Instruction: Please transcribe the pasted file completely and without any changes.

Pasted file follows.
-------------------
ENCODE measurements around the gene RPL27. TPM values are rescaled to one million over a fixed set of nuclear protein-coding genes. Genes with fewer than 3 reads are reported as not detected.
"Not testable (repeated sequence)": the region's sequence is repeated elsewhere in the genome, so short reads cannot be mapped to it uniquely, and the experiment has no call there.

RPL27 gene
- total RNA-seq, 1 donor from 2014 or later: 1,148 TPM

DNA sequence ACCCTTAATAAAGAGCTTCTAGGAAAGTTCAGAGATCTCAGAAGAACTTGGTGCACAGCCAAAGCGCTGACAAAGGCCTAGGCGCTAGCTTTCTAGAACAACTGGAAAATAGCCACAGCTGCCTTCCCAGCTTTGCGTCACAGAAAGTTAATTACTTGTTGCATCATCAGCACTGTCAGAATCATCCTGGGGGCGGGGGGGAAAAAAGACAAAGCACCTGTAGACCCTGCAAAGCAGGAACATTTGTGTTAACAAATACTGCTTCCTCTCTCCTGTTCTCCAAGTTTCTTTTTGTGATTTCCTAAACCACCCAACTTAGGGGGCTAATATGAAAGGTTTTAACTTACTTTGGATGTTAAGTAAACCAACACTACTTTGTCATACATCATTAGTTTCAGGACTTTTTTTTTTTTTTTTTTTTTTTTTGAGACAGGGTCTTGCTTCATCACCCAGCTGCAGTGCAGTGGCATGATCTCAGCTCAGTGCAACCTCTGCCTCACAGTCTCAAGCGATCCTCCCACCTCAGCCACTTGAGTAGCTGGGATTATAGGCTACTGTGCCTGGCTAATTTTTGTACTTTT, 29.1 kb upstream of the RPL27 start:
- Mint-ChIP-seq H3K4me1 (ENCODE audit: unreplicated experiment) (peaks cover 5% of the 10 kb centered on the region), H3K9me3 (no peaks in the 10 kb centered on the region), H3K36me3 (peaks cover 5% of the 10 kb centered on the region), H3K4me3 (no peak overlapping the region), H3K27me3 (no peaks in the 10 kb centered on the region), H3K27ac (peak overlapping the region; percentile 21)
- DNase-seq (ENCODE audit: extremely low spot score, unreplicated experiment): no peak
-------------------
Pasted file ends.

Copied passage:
ENCODE measurements around the gene RPL27. TPM values are rescaled to one million over a fixed set of nuclear protein-coding genes. Genes with fewer than 3 reads are reported as not detected.
"Not testable (repeated sequence)": the region's sequence is repeated elsewhere in the genome, so short reads cannot be mapped to it uniquely, and the experiment has no call there.

RPL27 gene
- total RNA-seq, 1 donor from 2014 or later: 1,148 TPM

DNA sequence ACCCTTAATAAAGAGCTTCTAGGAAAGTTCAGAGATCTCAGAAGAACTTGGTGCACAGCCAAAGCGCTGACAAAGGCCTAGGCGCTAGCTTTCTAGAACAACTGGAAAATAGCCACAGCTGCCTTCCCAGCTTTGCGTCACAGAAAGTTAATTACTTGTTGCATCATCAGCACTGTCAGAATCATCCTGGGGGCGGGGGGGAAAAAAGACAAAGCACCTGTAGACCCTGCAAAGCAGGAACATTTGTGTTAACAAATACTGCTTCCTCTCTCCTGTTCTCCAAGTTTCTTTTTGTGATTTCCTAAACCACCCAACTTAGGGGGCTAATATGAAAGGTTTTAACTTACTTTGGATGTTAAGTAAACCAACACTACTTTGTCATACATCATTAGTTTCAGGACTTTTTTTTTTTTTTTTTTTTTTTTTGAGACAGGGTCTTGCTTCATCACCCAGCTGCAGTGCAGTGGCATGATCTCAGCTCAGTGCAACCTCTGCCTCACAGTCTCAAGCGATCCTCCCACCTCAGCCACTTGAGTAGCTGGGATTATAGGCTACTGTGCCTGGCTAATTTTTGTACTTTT, 29.1 kb upstream of the RPL27 start:
- Mint-ChIP-seq H3K4me1 (ENCODE audit: unreplicated experiment) (peaks cover 5% of the 10 kb centered on the region), H3K9me3 (no peaks in the 10 kb centered on the region), H3K36me3 (peaks cover 5% of the 10 kb centered on the region), H3K4me3 (no peak overlapping the region), H3K27me3 (no peaks in the 10 kb centered on the region), H3K27ac (peak overlapping the region; percentile 21)
- DNase-seq (ENCODE audit: extremely low spot score, unreplicated experiment): no peak